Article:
The best part about the whole thing was that there was a “free” canal boat we took back to one of the more central squares of the city! I wasn’t sure we were going to get a chance to travel by boat on the canal, and was really glad that this opportunity came up! I loved being on the water and seeing what canal traffic was like – it was really hot so there were a lot of people!




Much of our time in Amsterdam was spent wandering around, looking for places we had looked up on the internet, or that friends had recommended. Brynn, who spent a semester studying abroad in Amsterdam, had some great advice for places to go and hang out. One of my favorites, was the windmill bar we walked to later that day. It is a bar in the bottom of an old wooden windmill! They had really great beers on tap, I had my first IPA since leaving the Pacific North West. We sat, ate cheese, and enjoyed a really great afternoon.



That night, there were World Cup matches on so we went to watch at one of the more crowded bars in Rembrandtplein. It was really fun to be in a crowd of excited and energized people. Leipzig loves soccer as well, but they are a little lacking in enthusiasm. (I’ll explain a little more about soccer culture in Leipzig when I talk about the World Cup Finals!!) Standing in a crowd of cheering people and talking to random other people you were squished in with was so much fun! We luckily had great weather in Amsterdam, so decided to walk around the canals that night – the lights against the water are absolutely gorgeous. I’m not sure if there is something better than summer in this city.


The following day, Kristan and I spent our time wandering through the Rijksmuseum as well as the Van Gogh Museum. I was especially excited to visit the Rijks because of a special exhibition that is running there this summer. It is titled “Art asTherapy”, and directly applies to my interest in the intersection between art and psychology, and directly has to do with my Watson project. Unfortunately, it will stop running before my Watson year begins, but I was so excited that I got to see it now!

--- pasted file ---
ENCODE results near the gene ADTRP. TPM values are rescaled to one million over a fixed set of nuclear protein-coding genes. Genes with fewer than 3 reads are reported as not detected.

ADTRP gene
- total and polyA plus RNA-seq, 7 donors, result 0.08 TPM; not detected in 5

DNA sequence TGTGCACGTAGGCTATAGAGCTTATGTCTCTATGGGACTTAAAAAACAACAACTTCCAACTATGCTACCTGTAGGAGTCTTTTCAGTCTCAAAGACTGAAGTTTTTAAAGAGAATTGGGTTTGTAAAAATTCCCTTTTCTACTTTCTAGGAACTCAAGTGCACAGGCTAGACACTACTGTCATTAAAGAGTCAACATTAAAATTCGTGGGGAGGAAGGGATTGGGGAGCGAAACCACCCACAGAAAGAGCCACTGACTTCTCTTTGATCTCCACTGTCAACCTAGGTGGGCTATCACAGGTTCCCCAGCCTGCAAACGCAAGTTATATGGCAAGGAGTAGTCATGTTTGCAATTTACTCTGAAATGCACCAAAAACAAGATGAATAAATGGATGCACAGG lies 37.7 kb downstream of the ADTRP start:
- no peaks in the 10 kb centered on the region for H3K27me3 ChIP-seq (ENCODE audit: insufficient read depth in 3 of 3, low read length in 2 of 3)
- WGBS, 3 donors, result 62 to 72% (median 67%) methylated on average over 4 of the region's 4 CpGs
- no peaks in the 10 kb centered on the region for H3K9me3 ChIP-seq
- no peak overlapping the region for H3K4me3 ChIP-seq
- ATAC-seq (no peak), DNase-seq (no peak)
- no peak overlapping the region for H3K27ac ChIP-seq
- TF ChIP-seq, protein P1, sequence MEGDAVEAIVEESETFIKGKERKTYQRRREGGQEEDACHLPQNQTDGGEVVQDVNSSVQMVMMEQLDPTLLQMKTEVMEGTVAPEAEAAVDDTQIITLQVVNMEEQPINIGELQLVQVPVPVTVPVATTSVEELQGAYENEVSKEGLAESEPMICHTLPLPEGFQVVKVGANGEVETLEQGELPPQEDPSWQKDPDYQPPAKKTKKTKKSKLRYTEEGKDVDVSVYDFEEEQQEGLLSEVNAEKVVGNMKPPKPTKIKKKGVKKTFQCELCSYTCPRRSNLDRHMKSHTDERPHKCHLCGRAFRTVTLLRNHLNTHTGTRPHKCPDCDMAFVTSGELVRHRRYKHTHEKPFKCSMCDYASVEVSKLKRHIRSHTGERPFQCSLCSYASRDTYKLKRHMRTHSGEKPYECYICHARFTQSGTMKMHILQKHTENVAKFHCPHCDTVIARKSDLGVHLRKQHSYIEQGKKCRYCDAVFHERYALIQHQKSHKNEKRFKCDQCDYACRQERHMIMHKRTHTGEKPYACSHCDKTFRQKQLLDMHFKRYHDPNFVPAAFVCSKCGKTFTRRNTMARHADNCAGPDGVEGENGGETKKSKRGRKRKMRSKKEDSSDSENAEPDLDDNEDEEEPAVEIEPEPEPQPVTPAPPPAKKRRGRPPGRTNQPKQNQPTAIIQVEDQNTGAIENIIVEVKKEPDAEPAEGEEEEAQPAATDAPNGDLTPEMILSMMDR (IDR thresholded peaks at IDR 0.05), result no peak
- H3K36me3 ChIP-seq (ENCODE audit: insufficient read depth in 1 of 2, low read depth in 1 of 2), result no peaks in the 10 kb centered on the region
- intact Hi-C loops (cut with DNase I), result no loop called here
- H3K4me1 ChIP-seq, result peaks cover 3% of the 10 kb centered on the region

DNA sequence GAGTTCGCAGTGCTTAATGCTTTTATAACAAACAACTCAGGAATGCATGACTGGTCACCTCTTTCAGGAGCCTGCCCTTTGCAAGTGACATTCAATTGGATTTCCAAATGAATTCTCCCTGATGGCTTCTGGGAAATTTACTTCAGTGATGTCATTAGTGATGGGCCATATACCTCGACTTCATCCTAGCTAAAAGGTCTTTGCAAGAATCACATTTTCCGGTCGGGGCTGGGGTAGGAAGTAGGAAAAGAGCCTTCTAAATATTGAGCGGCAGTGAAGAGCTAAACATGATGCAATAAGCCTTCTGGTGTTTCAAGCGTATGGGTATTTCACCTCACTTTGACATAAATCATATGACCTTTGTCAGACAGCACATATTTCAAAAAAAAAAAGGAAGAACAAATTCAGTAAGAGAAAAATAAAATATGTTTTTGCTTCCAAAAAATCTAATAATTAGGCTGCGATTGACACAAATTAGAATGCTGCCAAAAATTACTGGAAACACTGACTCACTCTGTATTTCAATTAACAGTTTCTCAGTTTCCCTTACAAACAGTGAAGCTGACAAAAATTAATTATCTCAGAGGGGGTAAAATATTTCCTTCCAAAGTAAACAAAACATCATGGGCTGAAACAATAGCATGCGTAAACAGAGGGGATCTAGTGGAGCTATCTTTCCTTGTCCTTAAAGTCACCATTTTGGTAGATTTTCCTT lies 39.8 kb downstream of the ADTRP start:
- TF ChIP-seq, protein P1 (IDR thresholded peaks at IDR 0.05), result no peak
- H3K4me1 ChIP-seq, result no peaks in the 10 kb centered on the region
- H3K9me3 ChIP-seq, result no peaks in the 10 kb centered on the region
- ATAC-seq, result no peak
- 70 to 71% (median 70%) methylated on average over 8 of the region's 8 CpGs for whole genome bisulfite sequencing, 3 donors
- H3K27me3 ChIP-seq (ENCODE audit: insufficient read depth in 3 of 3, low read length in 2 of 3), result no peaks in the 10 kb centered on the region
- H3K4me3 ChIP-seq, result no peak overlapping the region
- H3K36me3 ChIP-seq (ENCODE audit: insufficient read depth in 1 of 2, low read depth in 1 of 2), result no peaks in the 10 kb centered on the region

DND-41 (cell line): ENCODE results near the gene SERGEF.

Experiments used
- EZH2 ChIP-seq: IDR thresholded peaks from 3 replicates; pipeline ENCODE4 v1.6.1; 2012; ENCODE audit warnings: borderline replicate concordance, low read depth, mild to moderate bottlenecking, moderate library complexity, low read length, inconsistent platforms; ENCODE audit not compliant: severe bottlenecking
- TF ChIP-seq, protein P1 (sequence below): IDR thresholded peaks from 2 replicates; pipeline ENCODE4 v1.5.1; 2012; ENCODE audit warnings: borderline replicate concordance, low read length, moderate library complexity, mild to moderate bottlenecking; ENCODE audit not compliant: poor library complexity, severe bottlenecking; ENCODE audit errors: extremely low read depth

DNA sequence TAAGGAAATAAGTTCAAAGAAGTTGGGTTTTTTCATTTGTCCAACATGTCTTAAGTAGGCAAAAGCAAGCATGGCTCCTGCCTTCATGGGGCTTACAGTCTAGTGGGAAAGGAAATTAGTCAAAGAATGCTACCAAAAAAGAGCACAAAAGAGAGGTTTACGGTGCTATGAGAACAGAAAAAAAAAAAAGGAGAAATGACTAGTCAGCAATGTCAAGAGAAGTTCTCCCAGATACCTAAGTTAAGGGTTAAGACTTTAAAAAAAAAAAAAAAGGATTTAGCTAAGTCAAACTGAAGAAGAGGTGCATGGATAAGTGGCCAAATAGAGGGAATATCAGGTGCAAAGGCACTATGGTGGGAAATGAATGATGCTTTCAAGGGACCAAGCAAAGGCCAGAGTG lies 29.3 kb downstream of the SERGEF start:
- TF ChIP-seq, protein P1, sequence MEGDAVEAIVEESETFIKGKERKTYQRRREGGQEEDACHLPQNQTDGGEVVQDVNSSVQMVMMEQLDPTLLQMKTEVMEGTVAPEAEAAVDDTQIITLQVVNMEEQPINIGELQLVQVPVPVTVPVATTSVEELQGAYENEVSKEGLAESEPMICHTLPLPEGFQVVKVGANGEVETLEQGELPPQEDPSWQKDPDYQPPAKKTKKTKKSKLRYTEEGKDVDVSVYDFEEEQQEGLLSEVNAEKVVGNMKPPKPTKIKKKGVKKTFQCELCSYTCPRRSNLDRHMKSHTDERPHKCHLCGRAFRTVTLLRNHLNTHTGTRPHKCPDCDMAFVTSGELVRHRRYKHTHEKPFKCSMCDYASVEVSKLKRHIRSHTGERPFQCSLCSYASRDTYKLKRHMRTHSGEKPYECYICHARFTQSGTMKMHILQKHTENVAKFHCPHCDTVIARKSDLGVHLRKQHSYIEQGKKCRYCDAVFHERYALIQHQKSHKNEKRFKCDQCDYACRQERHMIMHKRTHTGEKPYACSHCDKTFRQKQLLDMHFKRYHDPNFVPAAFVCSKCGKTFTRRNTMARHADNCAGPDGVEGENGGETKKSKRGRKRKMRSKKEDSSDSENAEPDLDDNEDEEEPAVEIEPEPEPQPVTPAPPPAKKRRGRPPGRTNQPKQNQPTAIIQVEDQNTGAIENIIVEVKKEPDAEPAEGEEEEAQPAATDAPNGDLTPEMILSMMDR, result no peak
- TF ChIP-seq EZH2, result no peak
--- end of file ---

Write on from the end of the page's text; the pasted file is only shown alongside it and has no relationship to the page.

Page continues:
Throughout the museum, there were these giant sticky notes next to selected works. The writings and the entire exhibition was inspired by the work of Alain de Bottom and John Armstrong. The writings on the sticky notes are partially taken from de Bottom’s book Art as Therapy, and do not approach the art from an art historical context, but rather how the themes, messages, materials, etc. of the work can be applied to contemporary lives. Each one makes you think about something within your own life, whether it is a struggle you are having with a person who is close to you or your own self confidnce. Because the source for these insights and questions are world-famous artworks within one of the largest museums in the world, some of the sticky notes addressed the audience’s relationship with art. For me, it has always been fun and easy to be in a museum; I want to be there. But I know for a lot of my friends and most people, art museums are boring or intimidating. What’s the point? I don’t know anything about art or art history so why should I go? All of this is way too over my head, I don’t understand. A lot of the sticky notes addressed these feelings, pointing out that it is O.K. not to like art or museums, and that you don’t have to feel guilty for not liking it. While the sticky notes valued and affirmed some people’s disinterest or dislike for art, one of my favorites noted that sometimes the most valuable things are hard and challenging; that you sometime have to work a little to understand. Sometimes interacting with art is hard and confusing. But pushing past that difficulty can lead to incredible rewards and insights into the lives of others and yourself.